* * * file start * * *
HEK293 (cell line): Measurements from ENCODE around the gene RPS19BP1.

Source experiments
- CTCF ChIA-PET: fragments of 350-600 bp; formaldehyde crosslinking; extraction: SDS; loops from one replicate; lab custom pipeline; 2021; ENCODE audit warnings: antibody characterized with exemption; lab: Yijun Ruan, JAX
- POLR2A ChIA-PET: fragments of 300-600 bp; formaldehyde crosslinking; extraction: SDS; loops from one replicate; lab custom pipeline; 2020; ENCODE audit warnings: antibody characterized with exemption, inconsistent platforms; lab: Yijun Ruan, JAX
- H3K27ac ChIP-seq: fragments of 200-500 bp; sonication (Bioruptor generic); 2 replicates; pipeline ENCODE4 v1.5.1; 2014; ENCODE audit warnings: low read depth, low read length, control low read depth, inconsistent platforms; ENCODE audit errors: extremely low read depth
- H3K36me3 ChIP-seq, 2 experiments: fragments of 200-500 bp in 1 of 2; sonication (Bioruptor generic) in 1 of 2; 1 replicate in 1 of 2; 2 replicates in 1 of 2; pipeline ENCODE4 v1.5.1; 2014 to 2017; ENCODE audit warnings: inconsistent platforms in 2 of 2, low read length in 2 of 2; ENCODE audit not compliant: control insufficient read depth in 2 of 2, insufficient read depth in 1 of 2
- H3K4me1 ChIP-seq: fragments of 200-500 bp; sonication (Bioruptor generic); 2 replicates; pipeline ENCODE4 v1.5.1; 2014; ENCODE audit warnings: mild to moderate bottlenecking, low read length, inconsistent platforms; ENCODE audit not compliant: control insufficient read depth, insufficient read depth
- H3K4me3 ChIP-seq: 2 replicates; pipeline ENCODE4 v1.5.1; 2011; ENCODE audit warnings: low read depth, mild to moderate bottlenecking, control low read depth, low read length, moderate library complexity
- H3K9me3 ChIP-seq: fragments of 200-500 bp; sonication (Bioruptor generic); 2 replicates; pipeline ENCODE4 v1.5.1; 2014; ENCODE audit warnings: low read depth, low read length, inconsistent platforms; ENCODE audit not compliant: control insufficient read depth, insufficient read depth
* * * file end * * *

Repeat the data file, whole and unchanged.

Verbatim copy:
HEK293 (cell line): Measurements from ENCODE around the gene RPS19BP1.

Source experiments
- CTCF ChIA-PET: fragments of 350-600 bp; formaldehyde crosslinking; extraction: SDS; loops from one replicate; lab custom pipeline; 2021; ENCODE audit warnings: antibody characterized with exemption; lab: Yijun Ruan, JAX
- POLR2A ChIA-PET: fragments of 300-600 bp; formaldehyde crosslinking; extraction: SDS; loops from one replicate; lab custom pipeline; 2020; ENCODE audit warnings: antibody characterized with exemption, inconsistent platforms; lab: Yijun Ruan, JAX
- H3K27ac ChIP-seq: fragments of 200-500 bp; sonication (Bioruptor generic); 2 replicates; pipeline ENCODE4 v1.5.1; 2014; ENCODE audit warnings: low read depth, low read length, control low read depth, inconsistent platforms; ENCODE audit errors: extremely low read depth
- H3K36me3 ChIP-seq, 2 experiments: fragments of 200-500 bp in 1 of 2; sonication (Bioruptor generic) in 1 of 2; 1 replicate in 1 of 2; 2 replicates in 1 of 2; pipeline ENCODE4 v1.5.1; 2014 to 2017; ENCODE audit warnings: inconsistent platforms in 2 of 2, low read length in 2 of 2; ENCODE audit not compliant: control insufficient read depth in 2 of 2, insufficient read depth in 1 of 2
- H3K4me1 ChIP-seq: fragments of 200-500 bp; sonication (Bioruptor generic); 2 replicates; pipeline ENCODE4 v1.5.1; 2014; ENCODE audit warnings: mild to moderate bottlenecking, low read length, inconsistent platforms; ENCODE audit not compliant: control insufficient read depth, insufficient read depth
- H3K4me3 ChIP-seq: 2 replicates; pipeline ENCODE4 v1.5.1; 2011; ENCODE audit warnings: low read depth, mild to moderate bottlenecking, control low read depth, low read length, moderate library complexity
- H3K9me3 ChIP-seq: fragments of 200-500 bp; sonication (Bioruptor generic); 2 replicates; pipeline ENCODE4 v1.5.1; 2014; ENCODE audit warnings: low read depth, low read length, inconsistent platforms; ENCODE audit not compliant: control insufficient read depth, insufficient read depth